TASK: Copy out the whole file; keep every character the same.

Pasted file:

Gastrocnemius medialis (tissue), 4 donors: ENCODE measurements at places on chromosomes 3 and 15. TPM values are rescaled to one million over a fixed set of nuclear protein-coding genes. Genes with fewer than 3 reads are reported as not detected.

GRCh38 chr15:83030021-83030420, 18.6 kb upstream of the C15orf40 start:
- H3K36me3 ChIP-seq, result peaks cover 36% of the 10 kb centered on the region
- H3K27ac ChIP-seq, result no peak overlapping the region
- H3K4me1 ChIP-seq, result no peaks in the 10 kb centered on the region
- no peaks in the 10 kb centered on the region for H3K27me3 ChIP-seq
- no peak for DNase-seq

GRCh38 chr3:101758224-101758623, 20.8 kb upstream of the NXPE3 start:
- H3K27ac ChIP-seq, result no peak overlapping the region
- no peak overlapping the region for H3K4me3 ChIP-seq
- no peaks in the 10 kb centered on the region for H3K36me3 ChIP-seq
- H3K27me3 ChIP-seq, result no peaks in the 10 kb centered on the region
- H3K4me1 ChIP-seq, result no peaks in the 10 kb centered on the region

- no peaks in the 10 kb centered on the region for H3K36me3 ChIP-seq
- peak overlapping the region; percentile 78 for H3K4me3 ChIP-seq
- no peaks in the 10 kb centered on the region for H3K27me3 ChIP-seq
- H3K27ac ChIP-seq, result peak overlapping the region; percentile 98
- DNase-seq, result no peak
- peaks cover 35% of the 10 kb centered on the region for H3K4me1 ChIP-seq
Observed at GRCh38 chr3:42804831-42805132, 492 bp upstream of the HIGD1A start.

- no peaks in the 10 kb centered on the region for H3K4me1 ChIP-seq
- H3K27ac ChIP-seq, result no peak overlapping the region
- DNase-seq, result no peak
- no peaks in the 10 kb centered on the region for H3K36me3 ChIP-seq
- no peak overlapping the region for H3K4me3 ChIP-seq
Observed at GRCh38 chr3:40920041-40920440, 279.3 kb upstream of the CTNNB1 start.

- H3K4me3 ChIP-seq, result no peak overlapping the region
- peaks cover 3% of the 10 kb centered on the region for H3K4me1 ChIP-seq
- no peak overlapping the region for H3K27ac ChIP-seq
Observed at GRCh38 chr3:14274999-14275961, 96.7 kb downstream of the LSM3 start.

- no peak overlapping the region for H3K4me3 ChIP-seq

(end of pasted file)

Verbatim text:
Gastrocnemius medialis (tissue), 4 donors: ENCODE measurements at places on chromosomes 3 and 15. TPM values are rescaled to one million over a fixed set of nuclear protein-coding genes. Genes with fewer than 3 reads are reported as not detected.

GRCh38 chr15:83030021-83030420, 18.6 kb upstream of the C15orf40 start:
- H3K36me3 ChIP-seq, result peaks cover 36% of the 10 kb centered on the region
- H3K27ac ChIP-seq, result no peak overlapping the region
- H3K4me1 ChIP-seq, result no peaks in the 10 kb centered on the region
- no peaks in the 10 kb centered on the region for H3K27me3 ChIP-seq
- no peak for DNase-seq

GRCh38 chr3:101758224-101758623, 20.8 kb upstream of the NXPE3 start:
- H3K27ac ChIP-seq, result no peak overlapping the region
- no peak overlapping the region for H3K4me3 ChIP-seq
- no peaks in the 10 kb centered on the region for H3K36me3 ChIP-seq
- H3K27me3 ChIP-seq, result no peaks in the 10 kb centered on the region
- H3K4me1 ChIP-seq, result no peaks in the 10 kb centered on the region

- no peaks in the 10 kb centered on the region for H3K36me3 ChIP-seq
- peak overlapping the region; percentile 78 for H3K4me3 ChIP-seq
- no peaks in the 10 kb centered on the region for H3K27me3 ChIP-seq
- H3K27ac ChIP-seq, result peak overlapping the region; percentile 98
- DNase-seq, result no peak
- peaks cover 35% of the 10 kb centered on the region for H3K4me1 ChIP-seq
Observed at GRCh38 chr3:42804831-42805132, 492 bp upstream of the HIGD1A start.

- no peaks in the 10 kb centered on the region for H3K4me1 ChIP-seq
- H3K27ac ChIP-seq, result no peak overlapping the region
- DNase-seq, result no peak
- no peaks in the 10 kb centered on the region for H3K36me3 ChIP-seq
- no peak overlapping the region for H3K4me3 ChIP-seq
Observed at GRCh38 chr3:40920041-40920440, 279.3 kb upstream of the CTNNB1 start.

- H3K4me3 ChIP-seq, result no peak overlapping the region
- peaks cover 3% of the 10 kb centered on the region for H3K4me1 ChIP-seq
- no peak overlapping the region for H3K27ac ChIP-seq
Observed at GRCh38 chr3:14274999-14275961, 96.7 kb downstream of the LSM3 start.

- no peak overlapping the region for H3K4me3 ChIP-seq